Plant-eating insects must overcome some of the cleverest weaponry in the living world—from poisonous latex to sticky hairs—just to find a meal or a place to lay eggs. Many deal with their host plants’ toxic defenses by digesting them or sequestering them safely for personal use, but the red spider mite Tetranychus evansi simply turns them off.
Tetranychus evansi eats a wide range of plants, from tomatoes to potatoes. One female mite can eat enough to lay 50%-70% of her weight in eggs every day, and while that isn’t much on the scale of a single, miniscule red mite, it adds up quickly when colonies build into dense clusters on host plants, sucking them dry and covering them in webs of spun silk.
Most host plants respond to such an onslaught by ramping up production of chemicals that make them unpalatable to herbivores, or that interfere with the mites’ ability to digest plant tissue. However, a team of Dutch and Brazilian biologists recently found that T. evansi somehow short-circuits this response [$a].
The team, whose senior author is the Dutch biologist Arne Jannsen, discovered that mites raised on leaf tissue from tomato plants previously attacked by T. evansi survived longer and laid more eggs than mites raised on tissue from plants that had never been attacked. Analsyis of RNA from tomato leaves attacked by the mites revealed that they were producing fewer of the signalling proteins associated with responding to insect damage than leaves damaged by another, related mite species—and one protein was produced at lower rates than in undamaged leaves!
In other words, the mites were not just preventing the host plant from boosting its defences in response to a mite attack—they were suppressing the defenses below what they would be without an immediate threat. Like a burglar cutting the power to a home security system, T. evansi can somehow prompt a hostile host to become more hospitable.
This raises another problem, however. With its defenses down, the host plant is also more hospitable to other insect herbivores, which could reduce the plant’s value to T. evansi, or even activate the alarms the mites have managed to suppress. A second study by the same team suggests that this may be part of the function of the webs T. evansi spins as it consumes its host.
In this second round of experiments, the group returned to the closely related mite Tetranychus urticae, which was used to stimulate plant defenses in the first study. Earlier work had found that some strains of T. urticae can tolerate or suppress host plant defenses [$a], though not nearly as effectively as T. evansi. That earlier work found that non-suppressing mite strains could benefit from living on the same plant as a suppressing strain, and the new study first demonstrated that this effect is even stronger when T. urticae shares a plant with T. evansi.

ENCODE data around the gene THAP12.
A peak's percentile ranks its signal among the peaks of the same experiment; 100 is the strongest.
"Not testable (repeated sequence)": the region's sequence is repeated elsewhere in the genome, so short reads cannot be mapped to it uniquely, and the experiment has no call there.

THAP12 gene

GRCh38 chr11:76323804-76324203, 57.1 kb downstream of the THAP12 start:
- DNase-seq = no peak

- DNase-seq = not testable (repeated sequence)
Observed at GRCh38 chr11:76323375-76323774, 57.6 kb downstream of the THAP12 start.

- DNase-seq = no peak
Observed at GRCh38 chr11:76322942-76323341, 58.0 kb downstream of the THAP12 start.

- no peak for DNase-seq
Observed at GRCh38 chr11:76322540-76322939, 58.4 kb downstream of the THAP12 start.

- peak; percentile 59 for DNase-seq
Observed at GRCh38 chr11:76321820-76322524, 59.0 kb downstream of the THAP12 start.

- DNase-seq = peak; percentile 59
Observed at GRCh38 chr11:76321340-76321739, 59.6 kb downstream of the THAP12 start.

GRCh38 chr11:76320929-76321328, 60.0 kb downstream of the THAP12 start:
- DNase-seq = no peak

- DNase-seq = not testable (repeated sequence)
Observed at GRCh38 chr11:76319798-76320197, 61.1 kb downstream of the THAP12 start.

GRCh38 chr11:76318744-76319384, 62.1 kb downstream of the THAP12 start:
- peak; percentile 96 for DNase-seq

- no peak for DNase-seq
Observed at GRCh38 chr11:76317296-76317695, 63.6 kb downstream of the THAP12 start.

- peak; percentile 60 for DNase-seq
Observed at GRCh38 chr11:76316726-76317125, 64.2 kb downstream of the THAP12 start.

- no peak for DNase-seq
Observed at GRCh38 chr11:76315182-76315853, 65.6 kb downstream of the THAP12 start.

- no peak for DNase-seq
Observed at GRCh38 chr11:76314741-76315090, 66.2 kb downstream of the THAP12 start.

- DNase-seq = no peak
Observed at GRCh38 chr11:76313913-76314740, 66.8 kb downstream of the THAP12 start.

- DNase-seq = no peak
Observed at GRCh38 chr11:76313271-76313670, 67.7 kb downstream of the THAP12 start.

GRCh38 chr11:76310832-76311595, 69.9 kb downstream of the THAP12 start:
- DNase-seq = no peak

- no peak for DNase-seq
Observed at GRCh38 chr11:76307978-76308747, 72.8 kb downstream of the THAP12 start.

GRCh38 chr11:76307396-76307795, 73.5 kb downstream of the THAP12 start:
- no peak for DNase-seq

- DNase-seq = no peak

A whole lot of (presumably happy) mites. Photo via AgroLink.
In contrast, T. evansi colonies fared worse in the presence of the non-suppressing mites, whether fed leaves that had already been attacked by T. urticae, or placed on a mite-free leaf of a plant with another leaf infested by the non-suppressing species. All else being equal, T. urticae benefits from the defense-suppressing activity of T. evansi, but reduces the value of the host plant to T. evansi.
Faced with this freeloading competitor, T. evansi apparently replaces the disabled plant defenses with webbing. The team found that even though T. urticae thrived when given evansi-chewed tomato leaves, the non-suppressing mites had difficulty colonizing leaves covered in T. evansi webs. Moreover, T. evansi introduced onto a plant with the non-suppressing mites spun more webbing than when introduced onto a mite-free plant; but they didn’t ramp up web-spinning when sharing a plant with another colony of their own species, suggesting that the mites can respond to competition by building up their defenses.
So not only does T. evansi possess the means to turn off its hosts’ biological security system, it erects its own defenses to protect the plant from one competitor that might try to take advantage of the situation. How, exactly, the mites interfere with plants’ defensive responses will be an interesting future line of study. I’d also be very interested to see whether other herbivorous insects—things larger than other mites, and not so easily put off by some silk security fencing—also preferentially attack plants disabled by T. evansi. ◼
Kant, M., Sabelis, M., Haring, M., & Schuurink, R. (2008). Intraspecific variation in a generalist herbivore accounts for differential induction and impact of host plant defences Proc. Royal Soc. B, 275 (1633), 443-52 DOI: 10.1098/rspb.2007.1277
Sarmento, R., Lemos, F., Dias, C., Kikuchi, W., Rodrigues, J., Pallini, A., Sabelis, M., & Janssen, A. (2011). A herbivorous mite down-regulates plant defence and produces web to exclude competitors. PLoS ONE, 6 (8) DOI: 10.1371/journal.pone.0023757
Sarmento, R., Lemos, F., Bleeker, P., Schuurink, R., Pallini, A., Oliveira, M., Lima, E., Kant, M., Sabelis, M., & Janssen, A. (2011). A herbivore that manipulates plant defence. Ecology Letters, 14 (3), 229-36 DOI: 10.1111/j.1461-0248.2010.01575.x